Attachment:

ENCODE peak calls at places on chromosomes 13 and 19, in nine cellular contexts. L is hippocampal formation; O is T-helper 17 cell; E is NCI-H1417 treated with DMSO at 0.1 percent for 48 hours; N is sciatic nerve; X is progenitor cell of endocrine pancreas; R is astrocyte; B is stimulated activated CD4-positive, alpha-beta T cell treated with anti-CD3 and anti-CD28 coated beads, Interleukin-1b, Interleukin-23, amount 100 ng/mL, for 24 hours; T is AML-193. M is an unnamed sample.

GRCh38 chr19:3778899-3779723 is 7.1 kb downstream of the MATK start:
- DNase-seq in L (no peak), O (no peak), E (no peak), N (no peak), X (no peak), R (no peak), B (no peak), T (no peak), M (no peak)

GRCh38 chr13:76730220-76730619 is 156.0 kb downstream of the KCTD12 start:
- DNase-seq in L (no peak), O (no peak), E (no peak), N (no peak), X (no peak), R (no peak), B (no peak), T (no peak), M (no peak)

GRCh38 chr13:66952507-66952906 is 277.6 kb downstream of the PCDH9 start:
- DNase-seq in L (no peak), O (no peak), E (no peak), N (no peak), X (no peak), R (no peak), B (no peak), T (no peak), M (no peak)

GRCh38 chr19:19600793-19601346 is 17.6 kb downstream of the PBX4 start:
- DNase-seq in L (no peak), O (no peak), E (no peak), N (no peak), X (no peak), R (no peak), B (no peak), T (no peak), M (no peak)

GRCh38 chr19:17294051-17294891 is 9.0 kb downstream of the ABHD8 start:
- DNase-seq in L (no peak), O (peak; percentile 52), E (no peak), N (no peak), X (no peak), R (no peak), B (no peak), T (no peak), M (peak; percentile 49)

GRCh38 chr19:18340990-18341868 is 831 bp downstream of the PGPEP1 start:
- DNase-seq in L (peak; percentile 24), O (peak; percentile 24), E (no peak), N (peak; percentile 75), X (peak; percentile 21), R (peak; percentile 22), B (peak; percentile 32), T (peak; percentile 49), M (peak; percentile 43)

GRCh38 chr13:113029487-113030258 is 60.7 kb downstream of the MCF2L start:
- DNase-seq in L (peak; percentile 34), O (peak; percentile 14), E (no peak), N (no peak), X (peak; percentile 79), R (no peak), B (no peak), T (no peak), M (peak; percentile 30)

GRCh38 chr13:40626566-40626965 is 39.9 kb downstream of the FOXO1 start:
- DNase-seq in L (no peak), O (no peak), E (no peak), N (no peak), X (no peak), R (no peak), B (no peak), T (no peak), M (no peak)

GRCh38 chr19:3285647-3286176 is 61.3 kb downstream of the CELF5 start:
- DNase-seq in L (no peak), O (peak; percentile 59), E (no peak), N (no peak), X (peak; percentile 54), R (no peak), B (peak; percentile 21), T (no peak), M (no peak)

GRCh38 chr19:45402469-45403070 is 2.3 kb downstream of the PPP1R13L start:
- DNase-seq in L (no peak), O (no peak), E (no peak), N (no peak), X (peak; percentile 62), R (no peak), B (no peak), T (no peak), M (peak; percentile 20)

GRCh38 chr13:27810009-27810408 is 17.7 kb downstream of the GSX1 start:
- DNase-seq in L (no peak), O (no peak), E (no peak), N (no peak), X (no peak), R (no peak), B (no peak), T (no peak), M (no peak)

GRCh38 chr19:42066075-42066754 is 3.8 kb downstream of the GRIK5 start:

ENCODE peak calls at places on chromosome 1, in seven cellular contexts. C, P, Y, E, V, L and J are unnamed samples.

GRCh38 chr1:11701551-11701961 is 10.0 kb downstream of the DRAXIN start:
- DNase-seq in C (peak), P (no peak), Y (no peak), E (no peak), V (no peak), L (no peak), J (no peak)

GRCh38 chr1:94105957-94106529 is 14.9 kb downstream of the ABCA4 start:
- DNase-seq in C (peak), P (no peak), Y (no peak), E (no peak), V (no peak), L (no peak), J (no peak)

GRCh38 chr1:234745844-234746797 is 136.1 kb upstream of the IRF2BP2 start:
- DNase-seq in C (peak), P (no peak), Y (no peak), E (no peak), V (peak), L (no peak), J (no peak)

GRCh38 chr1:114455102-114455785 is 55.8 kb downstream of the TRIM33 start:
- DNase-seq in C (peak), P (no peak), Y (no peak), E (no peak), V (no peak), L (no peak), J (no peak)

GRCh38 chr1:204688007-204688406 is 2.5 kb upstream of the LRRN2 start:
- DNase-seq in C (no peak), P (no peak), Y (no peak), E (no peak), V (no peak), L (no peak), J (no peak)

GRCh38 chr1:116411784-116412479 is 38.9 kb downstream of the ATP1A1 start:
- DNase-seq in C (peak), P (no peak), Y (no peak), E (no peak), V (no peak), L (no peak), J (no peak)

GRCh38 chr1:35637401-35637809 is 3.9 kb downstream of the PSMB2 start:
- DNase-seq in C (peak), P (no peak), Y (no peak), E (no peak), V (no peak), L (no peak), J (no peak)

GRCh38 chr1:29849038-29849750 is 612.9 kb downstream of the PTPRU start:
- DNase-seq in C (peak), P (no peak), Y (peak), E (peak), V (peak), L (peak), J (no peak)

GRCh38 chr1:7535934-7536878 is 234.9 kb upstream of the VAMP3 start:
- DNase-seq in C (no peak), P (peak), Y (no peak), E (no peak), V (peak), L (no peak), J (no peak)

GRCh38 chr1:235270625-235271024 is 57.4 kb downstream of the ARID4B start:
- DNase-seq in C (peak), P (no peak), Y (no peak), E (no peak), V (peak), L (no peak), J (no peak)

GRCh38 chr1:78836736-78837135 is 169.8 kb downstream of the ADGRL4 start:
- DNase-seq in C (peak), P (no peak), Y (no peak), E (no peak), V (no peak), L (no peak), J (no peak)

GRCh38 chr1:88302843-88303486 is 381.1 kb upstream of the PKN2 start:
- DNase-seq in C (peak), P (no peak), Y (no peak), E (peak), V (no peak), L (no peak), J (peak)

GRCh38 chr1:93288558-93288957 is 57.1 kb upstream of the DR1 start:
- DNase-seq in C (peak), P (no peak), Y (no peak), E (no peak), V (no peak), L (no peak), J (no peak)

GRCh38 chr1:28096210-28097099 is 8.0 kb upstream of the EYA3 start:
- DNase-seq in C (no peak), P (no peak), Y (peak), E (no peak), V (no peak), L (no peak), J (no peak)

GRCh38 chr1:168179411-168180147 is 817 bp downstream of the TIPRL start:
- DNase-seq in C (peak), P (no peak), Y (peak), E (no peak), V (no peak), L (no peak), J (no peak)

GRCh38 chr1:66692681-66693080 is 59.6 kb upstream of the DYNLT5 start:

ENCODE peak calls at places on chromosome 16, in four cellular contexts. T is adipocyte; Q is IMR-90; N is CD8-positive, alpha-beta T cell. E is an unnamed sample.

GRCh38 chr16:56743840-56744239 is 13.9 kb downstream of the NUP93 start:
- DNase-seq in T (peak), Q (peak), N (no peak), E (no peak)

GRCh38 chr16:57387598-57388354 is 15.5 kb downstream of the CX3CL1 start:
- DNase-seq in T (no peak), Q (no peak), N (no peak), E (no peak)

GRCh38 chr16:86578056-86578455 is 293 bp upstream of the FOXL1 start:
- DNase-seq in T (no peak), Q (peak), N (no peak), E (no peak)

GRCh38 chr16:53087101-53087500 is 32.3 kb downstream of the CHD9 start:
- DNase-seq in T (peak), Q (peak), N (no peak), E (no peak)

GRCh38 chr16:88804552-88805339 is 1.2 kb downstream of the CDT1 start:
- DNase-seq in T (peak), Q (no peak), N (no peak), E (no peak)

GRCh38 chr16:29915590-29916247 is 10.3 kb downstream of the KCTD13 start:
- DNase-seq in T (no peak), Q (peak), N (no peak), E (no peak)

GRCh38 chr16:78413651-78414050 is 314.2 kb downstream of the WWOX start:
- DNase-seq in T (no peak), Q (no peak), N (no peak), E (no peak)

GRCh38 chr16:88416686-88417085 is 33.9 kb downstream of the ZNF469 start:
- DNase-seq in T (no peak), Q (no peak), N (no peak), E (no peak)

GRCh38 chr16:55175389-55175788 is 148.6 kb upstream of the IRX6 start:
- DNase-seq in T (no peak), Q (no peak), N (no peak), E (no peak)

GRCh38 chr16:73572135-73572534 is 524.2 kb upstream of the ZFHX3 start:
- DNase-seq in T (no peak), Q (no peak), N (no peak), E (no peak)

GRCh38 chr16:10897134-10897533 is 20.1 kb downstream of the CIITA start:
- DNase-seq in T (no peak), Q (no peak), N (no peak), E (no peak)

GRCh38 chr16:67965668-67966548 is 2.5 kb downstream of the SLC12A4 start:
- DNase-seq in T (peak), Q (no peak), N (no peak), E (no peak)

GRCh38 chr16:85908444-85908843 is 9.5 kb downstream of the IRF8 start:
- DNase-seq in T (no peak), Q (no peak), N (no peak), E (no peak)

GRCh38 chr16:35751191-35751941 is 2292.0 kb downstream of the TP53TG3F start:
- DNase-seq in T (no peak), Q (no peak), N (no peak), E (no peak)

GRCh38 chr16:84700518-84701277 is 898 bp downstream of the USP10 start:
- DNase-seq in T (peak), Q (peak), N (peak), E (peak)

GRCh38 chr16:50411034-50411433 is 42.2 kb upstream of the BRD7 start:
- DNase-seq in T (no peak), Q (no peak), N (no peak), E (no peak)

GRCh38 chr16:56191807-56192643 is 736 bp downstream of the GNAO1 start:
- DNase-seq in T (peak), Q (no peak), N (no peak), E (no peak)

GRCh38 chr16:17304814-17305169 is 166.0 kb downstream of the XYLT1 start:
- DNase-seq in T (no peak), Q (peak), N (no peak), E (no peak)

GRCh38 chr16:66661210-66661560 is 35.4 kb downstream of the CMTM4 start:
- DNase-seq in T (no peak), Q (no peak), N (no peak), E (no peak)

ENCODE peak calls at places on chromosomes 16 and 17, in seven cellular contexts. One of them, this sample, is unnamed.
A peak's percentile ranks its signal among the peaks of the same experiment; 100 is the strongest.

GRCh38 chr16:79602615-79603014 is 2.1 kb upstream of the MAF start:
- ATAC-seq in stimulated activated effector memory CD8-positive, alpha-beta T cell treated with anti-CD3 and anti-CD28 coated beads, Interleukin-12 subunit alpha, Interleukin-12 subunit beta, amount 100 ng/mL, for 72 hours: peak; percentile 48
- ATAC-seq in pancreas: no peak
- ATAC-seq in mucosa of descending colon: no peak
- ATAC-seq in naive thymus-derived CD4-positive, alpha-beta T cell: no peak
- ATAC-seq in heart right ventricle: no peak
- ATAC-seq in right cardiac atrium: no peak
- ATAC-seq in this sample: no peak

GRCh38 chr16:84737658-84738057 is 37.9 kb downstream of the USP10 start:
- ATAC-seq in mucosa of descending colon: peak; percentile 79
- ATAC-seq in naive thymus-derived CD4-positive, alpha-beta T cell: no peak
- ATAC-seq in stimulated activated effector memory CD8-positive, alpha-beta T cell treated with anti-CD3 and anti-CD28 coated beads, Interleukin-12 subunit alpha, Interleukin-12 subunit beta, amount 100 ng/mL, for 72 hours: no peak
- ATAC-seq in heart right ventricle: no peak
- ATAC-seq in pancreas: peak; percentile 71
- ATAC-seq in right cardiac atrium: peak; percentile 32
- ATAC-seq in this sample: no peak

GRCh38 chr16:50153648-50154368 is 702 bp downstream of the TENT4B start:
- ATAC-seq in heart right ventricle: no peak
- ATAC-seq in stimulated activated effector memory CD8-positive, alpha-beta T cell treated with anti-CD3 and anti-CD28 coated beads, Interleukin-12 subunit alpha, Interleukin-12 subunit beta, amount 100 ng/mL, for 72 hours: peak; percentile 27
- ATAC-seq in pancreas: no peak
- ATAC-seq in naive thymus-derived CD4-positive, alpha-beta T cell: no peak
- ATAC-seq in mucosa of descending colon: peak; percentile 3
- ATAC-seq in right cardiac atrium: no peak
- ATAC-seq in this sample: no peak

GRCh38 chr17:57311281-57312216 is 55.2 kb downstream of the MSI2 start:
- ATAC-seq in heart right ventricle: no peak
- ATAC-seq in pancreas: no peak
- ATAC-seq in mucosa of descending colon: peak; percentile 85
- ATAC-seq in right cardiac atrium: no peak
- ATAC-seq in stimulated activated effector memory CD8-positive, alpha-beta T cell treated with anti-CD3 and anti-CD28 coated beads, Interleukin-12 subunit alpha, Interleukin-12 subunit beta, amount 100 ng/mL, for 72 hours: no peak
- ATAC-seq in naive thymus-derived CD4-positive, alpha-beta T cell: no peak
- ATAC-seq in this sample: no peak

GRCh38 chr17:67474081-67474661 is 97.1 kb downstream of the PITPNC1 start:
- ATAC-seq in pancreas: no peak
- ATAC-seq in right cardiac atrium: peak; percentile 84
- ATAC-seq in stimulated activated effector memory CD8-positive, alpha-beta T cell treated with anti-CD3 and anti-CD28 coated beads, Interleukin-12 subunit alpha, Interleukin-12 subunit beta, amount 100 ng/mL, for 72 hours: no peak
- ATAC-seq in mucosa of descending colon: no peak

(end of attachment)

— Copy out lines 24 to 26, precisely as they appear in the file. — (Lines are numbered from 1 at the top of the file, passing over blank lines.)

GRCh38 chr19:42066075-42066754 is 3.8 kb downstream of the GRIK5 start:

ENCODE peak calls at places on chromosome 1, in seven cellular contexts. C, P, Y, E, V, L and J are unnamed samples.

GRCh38 chr1:11701551-11701961 is 10.0 kb downstream of the DRAXIN start: